Kenya: Why Lower-Tier League Matches Could Be Exposing Players to Health Risks

Football Kenya Federation (FKF) has admitted to failing to adhere to some of the return to sports protocols recently issued by the government, in a move that places footballers at risk of contracting and spreading Covid-19.

FKF Chief Executive Barry Otieno told Nation Sport Thursday that players and officials competing in the second and third-tier leagues, commonly known as the National Super League (NSL) and Division One respectively, were yet to be tested.

The NSL has 20 clubs, while the Division one league has 30. Each club has a contingent of 40 members of staff, including players, members of the technical bench, and administrators.

“The cost of testing a player is expensive, and we are appealing to the government to chip in and accelerate the vaccination of all players,” said Otieno.

Ministry of Sports protocols indicate that all players and officials must return a negative test result before playing matches. According to the protocols, the tests should be done regularly.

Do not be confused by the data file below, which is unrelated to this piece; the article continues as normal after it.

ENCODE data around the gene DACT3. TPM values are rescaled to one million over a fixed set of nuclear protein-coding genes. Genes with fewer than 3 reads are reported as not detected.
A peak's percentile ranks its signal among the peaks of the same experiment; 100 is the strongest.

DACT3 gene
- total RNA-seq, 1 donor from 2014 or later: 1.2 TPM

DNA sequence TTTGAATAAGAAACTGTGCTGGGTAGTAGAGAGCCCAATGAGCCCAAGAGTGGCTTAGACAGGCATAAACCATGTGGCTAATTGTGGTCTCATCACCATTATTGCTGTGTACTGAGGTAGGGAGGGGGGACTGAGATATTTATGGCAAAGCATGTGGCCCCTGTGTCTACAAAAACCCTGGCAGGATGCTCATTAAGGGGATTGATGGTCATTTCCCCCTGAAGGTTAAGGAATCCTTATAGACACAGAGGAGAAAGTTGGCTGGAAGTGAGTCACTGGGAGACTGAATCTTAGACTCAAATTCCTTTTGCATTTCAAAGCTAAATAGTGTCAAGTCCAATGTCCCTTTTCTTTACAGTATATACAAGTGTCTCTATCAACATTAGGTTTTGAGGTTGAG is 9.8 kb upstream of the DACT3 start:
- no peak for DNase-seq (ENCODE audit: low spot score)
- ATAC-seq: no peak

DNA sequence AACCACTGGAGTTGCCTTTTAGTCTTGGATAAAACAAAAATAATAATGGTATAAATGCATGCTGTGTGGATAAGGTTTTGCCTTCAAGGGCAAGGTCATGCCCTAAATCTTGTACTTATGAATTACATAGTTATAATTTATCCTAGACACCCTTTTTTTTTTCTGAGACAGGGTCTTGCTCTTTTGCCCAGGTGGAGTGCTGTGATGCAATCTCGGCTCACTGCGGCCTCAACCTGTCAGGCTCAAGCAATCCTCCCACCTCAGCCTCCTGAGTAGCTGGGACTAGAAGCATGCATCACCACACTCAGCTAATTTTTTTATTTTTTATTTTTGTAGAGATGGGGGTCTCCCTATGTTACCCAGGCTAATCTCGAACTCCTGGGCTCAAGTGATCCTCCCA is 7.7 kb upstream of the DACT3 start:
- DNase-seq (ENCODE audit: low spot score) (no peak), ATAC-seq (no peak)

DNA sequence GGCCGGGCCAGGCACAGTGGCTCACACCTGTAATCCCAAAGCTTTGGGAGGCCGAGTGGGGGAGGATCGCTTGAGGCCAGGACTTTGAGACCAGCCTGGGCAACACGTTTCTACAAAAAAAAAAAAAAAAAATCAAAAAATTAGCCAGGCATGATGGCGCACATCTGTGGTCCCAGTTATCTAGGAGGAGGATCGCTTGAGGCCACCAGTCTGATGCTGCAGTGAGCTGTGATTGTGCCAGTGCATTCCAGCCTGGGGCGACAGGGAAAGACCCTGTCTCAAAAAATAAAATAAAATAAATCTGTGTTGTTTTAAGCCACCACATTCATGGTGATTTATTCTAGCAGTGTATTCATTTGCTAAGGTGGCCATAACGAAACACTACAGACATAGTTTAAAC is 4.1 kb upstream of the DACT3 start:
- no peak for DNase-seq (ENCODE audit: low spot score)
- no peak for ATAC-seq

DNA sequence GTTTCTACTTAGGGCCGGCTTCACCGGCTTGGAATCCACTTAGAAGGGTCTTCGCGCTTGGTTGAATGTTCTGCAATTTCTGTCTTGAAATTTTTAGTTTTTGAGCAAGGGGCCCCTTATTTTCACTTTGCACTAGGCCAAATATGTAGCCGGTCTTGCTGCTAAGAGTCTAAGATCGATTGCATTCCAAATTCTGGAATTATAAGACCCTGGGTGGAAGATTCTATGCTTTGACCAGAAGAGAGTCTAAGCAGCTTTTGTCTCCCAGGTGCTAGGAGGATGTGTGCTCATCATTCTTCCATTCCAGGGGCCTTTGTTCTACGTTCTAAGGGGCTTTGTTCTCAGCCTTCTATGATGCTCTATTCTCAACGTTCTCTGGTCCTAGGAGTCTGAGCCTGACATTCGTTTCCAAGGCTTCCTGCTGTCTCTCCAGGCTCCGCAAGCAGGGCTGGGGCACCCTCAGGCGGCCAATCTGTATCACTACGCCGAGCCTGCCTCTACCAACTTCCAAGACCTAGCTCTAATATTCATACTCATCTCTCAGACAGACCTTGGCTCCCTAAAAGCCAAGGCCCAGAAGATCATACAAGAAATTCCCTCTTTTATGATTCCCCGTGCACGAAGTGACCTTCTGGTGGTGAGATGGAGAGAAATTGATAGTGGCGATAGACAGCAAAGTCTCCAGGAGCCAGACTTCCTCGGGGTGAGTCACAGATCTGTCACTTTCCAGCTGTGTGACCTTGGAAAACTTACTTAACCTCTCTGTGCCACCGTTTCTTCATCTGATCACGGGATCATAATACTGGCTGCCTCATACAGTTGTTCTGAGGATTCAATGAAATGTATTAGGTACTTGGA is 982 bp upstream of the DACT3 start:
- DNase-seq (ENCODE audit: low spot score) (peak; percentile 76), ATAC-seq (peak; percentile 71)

The government measures have also barred football matches other than those involving national teams and top-tier leagues, known as the FKF Premier League and Women Premier League, from taking place.

However, NSL and Division one matches have been taking place.

In some cases like the Betway Cup, the federation has allowed NSL and Division One players to play against those from the FKF Premier League who have been tested, risking contamination in the event of a positive case.